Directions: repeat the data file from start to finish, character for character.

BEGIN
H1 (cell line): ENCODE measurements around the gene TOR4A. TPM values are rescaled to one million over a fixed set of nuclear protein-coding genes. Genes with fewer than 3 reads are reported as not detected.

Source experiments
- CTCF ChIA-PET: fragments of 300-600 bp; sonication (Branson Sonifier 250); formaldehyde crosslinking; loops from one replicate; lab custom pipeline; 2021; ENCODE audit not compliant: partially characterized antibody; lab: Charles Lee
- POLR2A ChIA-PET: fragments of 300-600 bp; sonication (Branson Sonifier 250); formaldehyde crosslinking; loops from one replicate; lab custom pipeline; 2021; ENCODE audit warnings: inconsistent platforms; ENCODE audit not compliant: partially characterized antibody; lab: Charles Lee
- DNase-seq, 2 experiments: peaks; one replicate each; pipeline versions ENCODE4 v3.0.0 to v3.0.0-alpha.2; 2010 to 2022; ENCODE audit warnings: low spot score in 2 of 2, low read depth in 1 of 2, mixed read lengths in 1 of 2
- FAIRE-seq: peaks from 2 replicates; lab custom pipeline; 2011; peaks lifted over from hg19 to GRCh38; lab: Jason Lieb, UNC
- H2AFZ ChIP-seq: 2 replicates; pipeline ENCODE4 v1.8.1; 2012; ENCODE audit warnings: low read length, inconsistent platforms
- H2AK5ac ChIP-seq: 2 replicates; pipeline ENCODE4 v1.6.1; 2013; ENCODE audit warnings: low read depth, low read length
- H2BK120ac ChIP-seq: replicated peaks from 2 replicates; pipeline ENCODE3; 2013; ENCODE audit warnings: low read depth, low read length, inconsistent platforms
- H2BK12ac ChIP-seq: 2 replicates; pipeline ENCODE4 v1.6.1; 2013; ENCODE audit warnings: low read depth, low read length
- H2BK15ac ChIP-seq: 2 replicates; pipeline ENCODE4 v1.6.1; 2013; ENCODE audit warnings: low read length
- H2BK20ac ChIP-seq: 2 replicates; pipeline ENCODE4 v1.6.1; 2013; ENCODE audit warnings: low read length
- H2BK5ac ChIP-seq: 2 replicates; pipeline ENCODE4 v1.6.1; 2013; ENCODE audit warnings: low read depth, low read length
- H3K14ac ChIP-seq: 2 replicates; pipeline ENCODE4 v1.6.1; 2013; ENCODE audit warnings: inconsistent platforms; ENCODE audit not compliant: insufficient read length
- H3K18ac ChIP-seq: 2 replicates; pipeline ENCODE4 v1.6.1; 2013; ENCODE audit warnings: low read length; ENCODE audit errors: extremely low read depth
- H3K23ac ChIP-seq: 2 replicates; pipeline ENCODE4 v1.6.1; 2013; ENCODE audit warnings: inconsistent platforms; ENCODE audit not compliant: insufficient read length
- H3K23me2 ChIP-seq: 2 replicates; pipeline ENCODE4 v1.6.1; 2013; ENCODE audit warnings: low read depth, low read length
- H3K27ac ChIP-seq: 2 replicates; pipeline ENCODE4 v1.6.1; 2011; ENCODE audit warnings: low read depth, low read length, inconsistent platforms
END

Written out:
H1 (cell line): ENCODE measurements around the gene TOR4A. TPM values are rescaled to one million over a fixed set of nuclear protein-coding genes. Genes with fewer than 3 reads are reported as not detected.

Source experiments
- CTCF ChIA-PET: fragments of 300-600 bp; sonication (Branson Sonifier 250); formaldehyde crosslinking; loops from one replicate; lab custom pipeline; 2021; ENCODE audit not compliant: partially characterized antibody; lab: Charles Lee
- POLR2A ChIA-PET: fragments of 300-600 bp; sonication (Branson Sonifier 250); formaldehyde crosslinking; loops from one replicate; lab custom pipeline; 2021; ENCODE audit warnings: inconsistent platforms; ENCODE audit not compliant: partially characterized antibody; lab: Charles Lee
- DNase-seq, 2 experiments: peaks; one replicate each; pipeline versions ENCODE4 v3.0.0 to v3.0.0-alpha.2; 2010 to 2022; ENCODE audit warnings: low spot score in 2 of 2, low read depth in 1 of 2, mixed read lengths in 1 of 2
- FAIRE-seq: peaks from 2 replicates; lab custom pipeline; 2011; peaks lifted over from hg19 to GRCh38; lab: Jason Lieb, UNC
- H2AFZ ChIP-seq: 2 replicates; pipeline ENCODE4 v1.8.1; 2012; ENCODE audit warnings: low read length, inconsistent platforms
- H2AK5ac ChIP-seq: 2 replicates; pipeline ENCODE4 v1.6.1; 2013; ENCODE audit warnings: low read depth, low read length
- H2BK120ac ChIP-seq: replicated peaks from 2 replicates; pipeline ENCODE3; 2013; ENCODE audit warnings: low read depth, low read length, inconsistent platforms
- H2BK12ac ChIP-seq: 2 replicates; pipeline ENCODE4 v1.6.1; 2013; ENCODE audit warnings: low read depth, low read length
- H2BK15ac ChIP-seq: 2 replicates; pipeline ENCODE4 v1.6.1; 2013; ENCODE audit warnings: low read length
- H2BK20ac ChIP-seq: 2 replicates; pipeline ENCODE4 v1.6.1; 2013; ENCODE audit warnings: low read length
- H2BK5ac ChIP-seq: 2 replicates; pipeline ENCODE4 v1.6.1; 2013; ENCODE audit warnings: low read depth, low read length
- H3K14ac ChIP-seq: 2 replicates; pipeline ENCODE4 v1.6.1; 2013; ENCODE audit warnings: inconsistent platforms; ENCODE audit not compliant: insufficient read length
- H3K18ac ChIP-seq: 2 replicates; pipeline ENCODE4 v1.6.1; 2013; ENCODE audit warnings: low read length; ENCODE audit errors: extremely low read depth
- H3K23ac ChIP-seq: 2 replicates; pipeline ENCODE4 v1.6.1; 2013; ENCODE audit warnings: inconsistent platforms; ENCODE audit not compliant: insufficient read length
- H3K23me2 ChIP-seq: 2 replicates; pipeline ENCODE4 v1.6.1; 2013; ENCODE audit warnings: low read depth, low read length
- H3K27ac ChIP-seq: 2 replicates; pipeline ENCODE4 v1.6.1; 2011; ENCODE audit warnings: low read depth, low read length, inconsistent platforms